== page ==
When I saw the headline in the New York Times—“The Hidden Prosperity of the Poor”— I thought of something very different than what Tom Edsall’s commentary is actually about.
Edsall highlights an insidious and specious argument about income inequality made on the right. In essence, the cost of basic human needs has gone down in relation to income, while consumer goods have become cheaper and cheaper.
Someone asked a question along these lines on Facebook recently, asking what one piece of evidence in particular persuades people to adopt the view that they do.
There are multiple things that I find particularly indicative. The reference to a dome in Genesis 1 is itself significant. But the point becomes even clearer if one knows other creation stories from the Ancient Near East.
The verbiage is a bit dense, but here's the upshot: the ACA requires health plans to provide contraceptive coverage to all insured members. Some religious organizations and even a few for-profit companies objected to this requirement, citing religious beliefs.
For this Transfiguration Sunday, the preacher faces at least two temptations.
The first is to move too quickly to the pastoral and personal dimensions of these texts, to consider how we, too, are transfigured by God’s love, glory and grace. And the epistle lesson does bring this theme up. But Exodus and Luke invite us to explore the natureof God’s glory itself, and it’s rewarding to focus first on these rich texts.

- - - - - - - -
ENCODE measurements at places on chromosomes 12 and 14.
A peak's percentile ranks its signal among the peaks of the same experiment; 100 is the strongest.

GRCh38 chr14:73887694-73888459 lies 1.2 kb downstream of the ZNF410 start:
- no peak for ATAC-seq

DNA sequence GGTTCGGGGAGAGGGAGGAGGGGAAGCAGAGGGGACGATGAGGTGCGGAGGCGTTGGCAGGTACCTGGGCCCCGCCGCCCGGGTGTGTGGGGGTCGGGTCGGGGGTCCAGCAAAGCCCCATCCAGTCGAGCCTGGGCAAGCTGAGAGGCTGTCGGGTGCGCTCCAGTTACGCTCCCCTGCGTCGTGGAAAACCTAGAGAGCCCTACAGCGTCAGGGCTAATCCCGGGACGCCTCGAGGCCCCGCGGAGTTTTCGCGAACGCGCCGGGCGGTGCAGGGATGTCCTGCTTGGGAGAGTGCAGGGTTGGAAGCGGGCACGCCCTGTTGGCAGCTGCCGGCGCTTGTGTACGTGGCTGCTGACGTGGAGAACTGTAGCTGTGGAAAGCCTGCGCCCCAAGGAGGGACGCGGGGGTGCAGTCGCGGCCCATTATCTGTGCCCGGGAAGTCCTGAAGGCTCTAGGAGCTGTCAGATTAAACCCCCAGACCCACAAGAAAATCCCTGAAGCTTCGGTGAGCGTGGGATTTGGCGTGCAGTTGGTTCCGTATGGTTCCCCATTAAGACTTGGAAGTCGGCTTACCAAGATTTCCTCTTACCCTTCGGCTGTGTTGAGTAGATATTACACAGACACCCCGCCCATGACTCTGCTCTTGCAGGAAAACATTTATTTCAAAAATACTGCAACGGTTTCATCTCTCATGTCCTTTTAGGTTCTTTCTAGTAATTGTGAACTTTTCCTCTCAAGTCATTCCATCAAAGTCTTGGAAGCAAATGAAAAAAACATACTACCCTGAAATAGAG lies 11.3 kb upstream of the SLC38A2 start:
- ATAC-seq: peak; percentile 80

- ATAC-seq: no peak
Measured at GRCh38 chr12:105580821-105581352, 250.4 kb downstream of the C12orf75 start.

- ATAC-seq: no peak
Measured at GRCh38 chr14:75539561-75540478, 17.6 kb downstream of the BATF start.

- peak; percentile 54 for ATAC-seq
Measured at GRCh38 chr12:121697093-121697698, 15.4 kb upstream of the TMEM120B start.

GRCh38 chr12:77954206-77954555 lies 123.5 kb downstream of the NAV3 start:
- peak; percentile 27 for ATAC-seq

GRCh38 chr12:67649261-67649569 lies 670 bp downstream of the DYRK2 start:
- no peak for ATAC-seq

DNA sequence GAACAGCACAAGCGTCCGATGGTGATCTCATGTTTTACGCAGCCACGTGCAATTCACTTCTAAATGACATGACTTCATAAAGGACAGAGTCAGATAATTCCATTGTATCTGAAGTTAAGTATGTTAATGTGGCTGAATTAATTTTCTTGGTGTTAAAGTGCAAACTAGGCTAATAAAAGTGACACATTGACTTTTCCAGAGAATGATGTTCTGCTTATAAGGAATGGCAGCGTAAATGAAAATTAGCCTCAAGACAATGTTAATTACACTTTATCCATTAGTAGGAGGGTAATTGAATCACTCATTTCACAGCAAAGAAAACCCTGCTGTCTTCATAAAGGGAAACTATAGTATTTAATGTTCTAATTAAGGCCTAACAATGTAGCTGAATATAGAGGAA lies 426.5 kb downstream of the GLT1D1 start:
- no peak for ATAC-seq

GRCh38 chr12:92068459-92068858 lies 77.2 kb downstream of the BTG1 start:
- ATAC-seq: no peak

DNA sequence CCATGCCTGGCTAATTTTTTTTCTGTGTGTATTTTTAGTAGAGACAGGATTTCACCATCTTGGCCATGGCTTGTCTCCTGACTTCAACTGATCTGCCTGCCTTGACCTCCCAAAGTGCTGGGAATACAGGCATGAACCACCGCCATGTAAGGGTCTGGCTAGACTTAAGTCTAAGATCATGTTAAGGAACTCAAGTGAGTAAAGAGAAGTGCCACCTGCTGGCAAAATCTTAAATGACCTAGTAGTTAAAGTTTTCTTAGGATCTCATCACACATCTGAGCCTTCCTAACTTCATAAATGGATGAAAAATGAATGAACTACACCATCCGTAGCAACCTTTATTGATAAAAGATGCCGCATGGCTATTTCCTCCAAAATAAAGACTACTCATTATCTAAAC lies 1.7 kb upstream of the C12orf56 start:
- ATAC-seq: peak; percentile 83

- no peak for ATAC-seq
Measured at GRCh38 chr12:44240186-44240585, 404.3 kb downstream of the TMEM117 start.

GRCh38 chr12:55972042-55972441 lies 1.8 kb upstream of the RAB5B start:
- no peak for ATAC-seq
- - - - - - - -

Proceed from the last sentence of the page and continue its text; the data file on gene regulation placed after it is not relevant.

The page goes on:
Some of my Facebook friends have been posting beautiful, excruciating articles about the loss of Noah Pozner, the youngest victim of Newtown. He was a twin. He was a darling child. And his family has been thoughtful, yet unflinching, in their mourning of him.
You can read the articles here and here—please be warned that they are wrenching. You may forget to breathe.
One of the oddest bits of Genesis is this from chapter 6:
When people began to multiply on the face of the ground, and daughters were born to them, the sons of God saw that they were fair; and they took wives for themselves of all that they chose. Then the Lord said, ‘My spirit shall not abide in mortals for ever, for they are flesh; their days shall be one hundred and twenty years.’ The Nephilim were on the earth in those days—and also afterwards—when the sons of God went in to the daughters of humans, who bore children to them. These were the heroes that were of old, warriors of renown.
What on earth—or heaven for that matter—is this all about?
What does it take to replace a culture that tolerates violence against women with one that insists on respect? According to Breakthrough, an organization based in the U.S. and India, a key element is enlisting men to actively enforce nonviolent, respectful norms.
A couple years ago, the group's Bell Bajao (Hindi for "Ring the Bell") project produced some amazing PSA videos in India.